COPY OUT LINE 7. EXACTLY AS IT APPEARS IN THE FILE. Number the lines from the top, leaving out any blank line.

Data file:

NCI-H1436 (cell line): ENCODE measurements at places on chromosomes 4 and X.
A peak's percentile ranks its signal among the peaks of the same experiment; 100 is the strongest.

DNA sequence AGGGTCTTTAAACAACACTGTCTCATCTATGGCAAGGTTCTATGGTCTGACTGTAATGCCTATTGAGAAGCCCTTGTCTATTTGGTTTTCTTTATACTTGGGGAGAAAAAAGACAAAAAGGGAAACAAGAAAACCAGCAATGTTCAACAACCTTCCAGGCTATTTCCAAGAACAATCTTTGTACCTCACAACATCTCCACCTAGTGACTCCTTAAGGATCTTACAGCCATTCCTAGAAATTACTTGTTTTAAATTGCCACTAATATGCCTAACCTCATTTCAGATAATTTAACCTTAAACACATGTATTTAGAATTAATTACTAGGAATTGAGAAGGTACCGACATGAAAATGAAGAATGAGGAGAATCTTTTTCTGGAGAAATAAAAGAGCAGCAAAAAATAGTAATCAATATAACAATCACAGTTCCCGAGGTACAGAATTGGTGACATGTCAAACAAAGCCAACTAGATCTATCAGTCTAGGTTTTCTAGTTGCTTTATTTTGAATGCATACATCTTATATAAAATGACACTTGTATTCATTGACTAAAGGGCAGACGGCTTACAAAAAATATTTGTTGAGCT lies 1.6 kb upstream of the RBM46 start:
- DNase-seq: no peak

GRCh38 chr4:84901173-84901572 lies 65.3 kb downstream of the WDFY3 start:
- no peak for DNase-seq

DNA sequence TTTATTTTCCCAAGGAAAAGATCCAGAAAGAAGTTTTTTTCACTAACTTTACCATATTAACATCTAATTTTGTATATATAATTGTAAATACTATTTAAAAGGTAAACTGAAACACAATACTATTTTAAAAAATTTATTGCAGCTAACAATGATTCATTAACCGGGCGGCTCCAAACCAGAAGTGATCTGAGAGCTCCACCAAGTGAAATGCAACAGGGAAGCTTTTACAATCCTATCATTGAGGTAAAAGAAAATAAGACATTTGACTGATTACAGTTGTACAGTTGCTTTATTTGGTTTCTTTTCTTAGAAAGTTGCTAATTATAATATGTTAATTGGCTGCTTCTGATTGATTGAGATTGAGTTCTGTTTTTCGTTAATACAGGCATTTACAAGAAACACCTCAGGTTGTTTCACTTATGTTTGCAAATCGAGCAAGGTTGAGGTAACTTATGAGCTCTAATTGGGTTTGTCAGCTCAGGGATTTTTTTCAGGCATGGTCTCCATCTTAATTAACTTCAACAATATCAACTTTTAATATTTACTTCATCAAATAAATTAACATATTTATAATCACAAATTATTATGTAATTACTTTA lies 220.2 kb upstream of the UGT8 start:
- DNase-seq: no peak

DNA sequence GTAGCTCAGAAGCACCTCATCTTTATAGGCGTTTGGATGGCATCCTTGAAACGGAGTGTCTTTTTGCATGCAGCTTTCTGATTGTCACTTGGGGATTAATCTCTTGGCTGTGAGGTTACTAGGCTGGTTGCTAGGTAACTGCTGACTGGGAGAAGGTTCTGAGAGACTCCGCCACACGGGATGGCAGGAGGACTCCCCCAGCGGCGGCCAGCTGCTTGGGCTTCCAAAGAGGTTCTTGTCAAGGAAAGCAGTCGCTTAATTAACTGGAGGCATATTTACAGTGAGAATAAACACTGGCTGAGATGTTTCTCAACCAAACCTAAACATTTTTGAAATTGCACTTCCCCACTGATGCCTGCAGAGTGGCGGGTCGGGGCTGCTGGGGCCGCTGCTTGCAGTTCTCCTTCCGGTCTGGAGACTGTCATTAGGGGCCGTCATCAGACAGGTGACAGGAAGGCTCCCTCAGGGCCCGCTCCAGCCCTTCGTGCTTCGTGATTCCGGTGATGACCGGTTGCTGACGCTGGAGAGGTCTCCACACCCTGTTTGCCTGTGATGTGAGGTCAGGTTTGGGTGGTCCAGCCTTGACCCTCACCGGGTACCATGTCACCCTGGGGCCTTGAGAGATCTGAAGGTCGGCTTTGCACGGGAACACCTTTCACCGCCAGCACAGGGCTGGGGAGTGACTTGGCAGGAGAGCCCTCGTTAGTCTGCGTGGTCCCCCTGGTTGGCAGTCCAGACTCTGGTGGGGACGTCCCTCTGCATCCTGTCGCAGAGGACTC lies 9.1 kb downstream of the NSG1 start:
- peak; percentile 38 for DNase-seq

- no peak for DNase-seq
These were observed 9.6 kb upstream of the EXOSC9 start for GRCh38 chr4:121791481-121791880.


DNA sequence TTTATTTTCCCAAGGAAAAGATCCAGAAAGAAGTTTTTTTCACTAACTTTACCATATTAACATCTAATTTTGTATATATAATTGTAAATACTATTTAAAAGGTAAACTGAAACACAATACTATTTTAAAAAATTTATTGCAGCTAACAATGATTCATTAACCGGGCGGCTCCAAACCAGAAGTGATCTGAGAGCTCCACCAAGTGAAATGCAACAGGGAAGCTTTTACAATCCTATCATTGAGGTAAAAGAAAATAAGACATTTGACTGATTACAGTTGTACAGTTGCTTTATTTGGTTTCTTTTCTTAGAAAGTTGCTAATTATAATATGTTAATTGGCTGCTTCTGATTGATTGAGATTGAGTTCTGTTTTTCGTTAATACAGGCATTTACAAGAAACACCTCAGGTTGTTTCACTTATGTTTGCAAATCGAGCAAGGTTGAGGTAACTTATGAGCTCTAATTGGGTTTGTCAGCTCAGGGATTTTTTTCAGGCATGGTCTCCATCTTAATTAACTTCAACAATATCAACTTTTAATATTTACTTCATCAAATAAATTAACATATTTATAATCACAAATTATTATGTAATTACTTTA lies 220.2 kb upstream of the UGT8 start: